Establishing a Business Presence in Texas

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Establishing a business presence in Texas: Considerations for foreign entrepreneurs. Presented at Galicia Week in Houston.

Establishing a business presence in Texas: Considerations for foreign entrepreneurs. Presented at Galicia Week in Houston.

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  • 1. Establishing a Business Presence in Texas … Considerations for Foreign Entrepreneurs presented by: Edgar Saldivar BoyarMiller 832.615.4276 esaldivar@boyarmiller.com Galicia Week in Houston September 21, 2012
  • 2. Why Texas (and Houston, in Particular) Matters Top Reasons:  Houston Ranked No. 1 in U.S. for business  Largest medical center in the world  America’s largest foreign tonnage port  Oil & Gas industries – Energy capitol of the world  America’s “Coolest” City
  • 3. Forming an Entity Choosing the Form of Entity  1st step is to select the type of entity that best suits the client’s needs ― Tax considerations ― Most frequent choice: corporation ― Other common choice: limited liability company Picking a State to form the New Entity  Corporations, limited liability companies and other types of entities are created under the laws of individual states within the United States; there are no U.S. entities, only state entities ― File appropriate qualification documents within those states (like Delaware) ― However, business and corporate laws of other states (like Texas) have become more sophisticated. ― International clients increasingly forming entities under Texas law
  • 4.  Other steps in the formation process  Preparing the governing documents of the entity  Determining the entity’s management and governance structure  Obtaining an Employer Identification Number from the Internal Revenue Service ― Crucial in order to open a U.S. bank account in the name of the new entity and to begin to conduct business  Officers and Directors  Entities formed in one of the various jurisdictions in the US have a board of directors (elected by the shareholders) and officers elected by the board of directors  The board establishes policy and strategy and is required to approve material agreements entered into by the company  Officers run the day-to-day business of the company Forming an Entity
  • 5. Finding a Home  Some offshore companies first begin doing business in the U.S. as a result of acquiring a company already doing business in the United States.  In those situations, the offshore company will often have offices, manufacturing facilities and warehouses all in place as they begin operations in this country.  Other offshore companies start small, with no existing offices or employees  These companies may elect to lease an office or other facilities.  May require a commercial real estate broker to help locate the desired property and negotiate the general components of the lease transaction.  May also require an attorney to review and negotiate the lease document.
  • 6. Staffing the Company  Consultants or Employees  The IRS has listed a number of factors to assist employers in properly classifying their staff.  Both attorneys and accountants can provide assistance in properly classifying staff members for IRS purposes  U.S. or Foreign Staff  When these workers are not U.S. citizens or have not otherwise obtained the right to work in the United States, the services of an immigration attorney will be required to assist with proper credentials  Texas is an “At-Will” State  Covenants Not to Compete  These agreements must be carefully drafted by an attorney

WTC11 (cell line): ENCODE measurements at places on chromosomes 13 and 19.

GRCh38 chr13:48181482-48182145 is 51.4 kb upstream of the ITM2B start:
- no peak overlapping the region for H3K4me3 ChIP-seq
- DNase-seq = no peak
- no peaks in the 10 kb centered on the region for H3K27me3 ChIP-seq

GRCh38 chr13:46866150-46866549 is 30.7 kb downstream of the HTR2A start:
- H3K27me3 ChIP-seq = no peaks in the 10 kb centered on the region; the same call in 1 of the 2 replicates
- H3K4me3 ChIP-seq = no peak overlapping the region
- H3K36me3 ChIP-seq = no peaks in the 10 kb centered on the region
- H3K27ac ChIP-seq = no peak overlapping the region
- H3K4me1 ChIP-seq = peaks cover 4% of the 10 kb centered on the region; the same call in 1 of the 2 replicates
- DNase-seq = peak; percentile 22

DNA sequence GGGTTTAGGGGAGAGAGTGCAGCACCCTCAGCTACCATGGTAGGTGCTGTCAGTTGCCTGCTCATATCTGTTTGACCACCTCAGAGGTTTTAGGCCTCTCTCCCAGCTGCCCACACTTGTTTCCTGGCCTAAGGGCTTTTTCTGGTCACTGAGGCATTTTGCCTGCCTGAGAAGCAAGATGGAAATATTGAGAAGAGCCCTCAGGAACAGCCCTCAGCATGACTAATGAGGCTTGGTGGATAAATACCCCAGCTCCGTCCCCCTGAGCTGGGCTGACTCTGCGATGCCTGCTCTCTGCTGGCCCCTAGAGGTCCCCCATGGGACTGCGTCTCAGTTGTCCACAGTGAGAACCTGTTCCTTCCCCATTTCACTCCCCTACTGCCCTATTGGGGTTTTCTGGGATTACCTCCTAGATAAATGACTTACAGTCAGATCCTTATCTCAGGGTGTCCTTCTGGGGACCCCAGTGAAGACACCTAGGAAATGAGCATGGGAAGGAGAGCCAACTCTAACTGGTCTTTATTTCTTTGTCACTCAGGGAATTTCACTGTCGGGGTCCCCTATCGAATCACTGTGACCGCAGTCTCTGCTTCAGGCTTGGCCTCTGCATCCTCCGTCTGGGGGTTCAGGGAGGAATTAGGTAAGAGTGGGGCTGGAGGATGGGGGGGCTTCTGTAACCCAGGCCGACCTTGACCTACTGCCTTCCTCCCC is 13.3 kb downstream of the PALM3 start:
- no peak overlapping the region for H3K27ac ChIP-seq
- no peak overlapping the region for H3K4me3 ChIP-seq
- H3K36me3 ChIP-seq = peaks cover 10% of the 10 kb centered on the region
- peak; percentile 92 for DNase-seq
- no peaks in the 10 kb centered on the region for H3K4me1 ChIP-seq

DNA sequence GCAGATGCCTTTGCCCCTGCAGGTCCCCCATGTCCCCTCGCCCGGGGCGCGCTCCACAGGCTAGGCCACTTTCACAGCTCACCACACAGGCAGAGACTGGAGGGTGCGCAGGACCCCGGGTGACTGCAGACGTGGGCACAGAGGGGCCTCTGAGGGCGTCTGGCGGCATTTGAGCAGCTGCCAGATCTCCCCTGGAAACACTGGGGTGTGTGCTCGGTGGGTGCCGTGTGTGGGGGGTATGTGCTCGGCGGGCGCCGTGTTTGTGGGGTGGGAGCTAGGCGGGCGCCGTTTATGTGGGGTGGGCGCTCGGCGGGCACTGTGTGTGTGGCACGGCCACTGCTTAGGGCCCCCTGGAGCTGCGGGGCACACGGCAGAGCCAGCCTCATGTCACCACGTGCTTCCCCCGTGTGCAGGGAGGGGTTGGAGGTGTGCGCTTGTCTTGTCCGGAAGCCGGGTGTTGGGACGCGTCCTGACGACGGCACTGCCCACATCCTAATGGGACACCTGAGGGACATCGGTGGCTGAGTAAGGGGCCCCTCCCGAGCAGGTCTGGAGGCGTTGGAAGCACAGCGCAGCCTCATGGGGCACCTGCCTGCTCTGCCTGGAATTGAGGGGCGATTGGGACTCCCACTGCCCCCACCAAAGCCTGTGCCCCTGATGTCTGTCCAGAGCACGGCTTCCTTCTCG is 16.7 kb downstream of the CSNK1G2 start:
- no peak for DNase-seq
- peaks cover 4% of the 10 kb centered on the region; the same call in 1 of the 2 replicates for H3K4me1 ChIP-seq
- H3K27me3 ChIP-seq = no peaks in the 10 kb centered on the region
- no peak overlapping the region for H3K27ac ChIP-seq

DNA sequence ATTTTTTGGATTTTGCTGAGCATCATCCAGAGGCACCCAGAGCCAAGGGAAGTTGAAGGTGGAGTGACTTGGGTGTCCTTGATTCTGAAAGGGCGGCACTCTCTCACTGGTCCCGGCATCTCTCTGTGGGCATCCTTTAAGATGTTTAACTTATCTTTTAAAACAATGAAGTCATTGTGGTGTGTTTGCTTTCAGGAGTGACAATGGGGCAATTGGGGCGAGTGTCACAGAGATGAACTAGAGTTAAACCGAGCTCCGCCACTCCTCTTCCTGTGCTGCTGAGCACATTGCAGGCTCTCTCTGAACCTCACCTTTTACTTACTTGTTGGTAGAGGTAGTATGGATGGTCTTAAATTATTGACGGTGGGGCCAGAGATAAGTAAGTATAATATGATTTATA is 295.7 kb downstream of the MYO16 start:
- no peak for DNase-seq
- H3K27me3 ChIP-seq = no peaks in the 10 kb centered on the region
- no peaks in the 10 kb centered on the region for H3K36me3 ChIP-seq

• 7. Licenses and Permits  Most businesses will require one or more licenses, depending upon the type of business being conducted  To make matters more complicated, such licenses or permits may be issued from the federal, state or local governments, depending upon the type of license or permit  You should consult an attorney to determine which licenses or permits are required in your business
  • 8. Payroll and Benefits  Businesses just starting out in the U.S. may want to offer benefits such as medical insurance, dental insurance and 401k retirement programs, but the cost involved of providing those benefits when there are just a few employees may not be reasonable.  In those instances, we often refer our clients to third party providers such as Insperity (www.insperity.com) or Paychex (www.paychex.com).  Many mid-sized companies will use the services of a third party provider or a professional employer organization to provide payroll services and/or benefit plans.
  • 9. Insurance  Of course, almost all companies need general liability insurance and may require other types of insurance such as:  property and casualty  directors and officers liability insurance  worker’s compensation.  If your broker or agent representing the parent can provide insurance in the U.S., it may be best to go through the parent company’s agency  However, if they cannot or do not seem to have the required expertise, there are any number of local agents who have experience in working with internationally based clients.
  • 10. Texas: Land of Opportunity for International Business
  • 11. Questions? Edgar Saldivar BoyarMiller 832.615.4276 esaldivar@boyarmiller.com http://www.linkedin.com/in/saldivar https://twitter.com/edgar_saldivar